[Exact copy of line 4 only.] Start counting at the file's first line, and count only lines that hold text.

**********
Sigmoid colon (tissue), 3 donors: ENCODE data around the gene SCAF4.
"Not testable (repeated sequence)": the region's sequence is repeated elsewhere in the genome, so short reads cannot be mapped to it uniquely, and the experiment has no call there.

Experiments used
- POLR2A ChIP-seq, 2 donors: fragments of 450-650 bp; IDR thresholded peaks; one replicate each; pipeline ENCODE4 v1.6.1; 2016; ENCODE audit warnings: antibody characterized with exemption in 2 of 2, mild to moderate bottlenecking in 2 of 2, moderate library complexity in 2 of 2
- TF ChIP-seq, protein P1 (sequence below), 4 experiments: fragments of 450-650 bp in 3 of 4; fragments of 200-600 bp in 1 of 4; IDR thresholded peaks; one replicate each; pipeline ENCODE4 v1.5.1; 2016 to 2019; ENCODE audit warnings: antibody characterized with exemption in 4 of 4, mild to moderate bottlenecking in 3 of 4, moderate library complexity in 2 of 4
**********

- POLR2A ChIP-seq, 2 donors: fragments of 450-650 bp; IDR thresholded peaks; one replicate each; pipeline ENCODE4 v1.6.1; 2016; ENCODE audit warnings: antibody characterized with exemption in 2 of 2, mild to moderate bottlenecking in 2 of 2, moderate library complexity in 2 of 2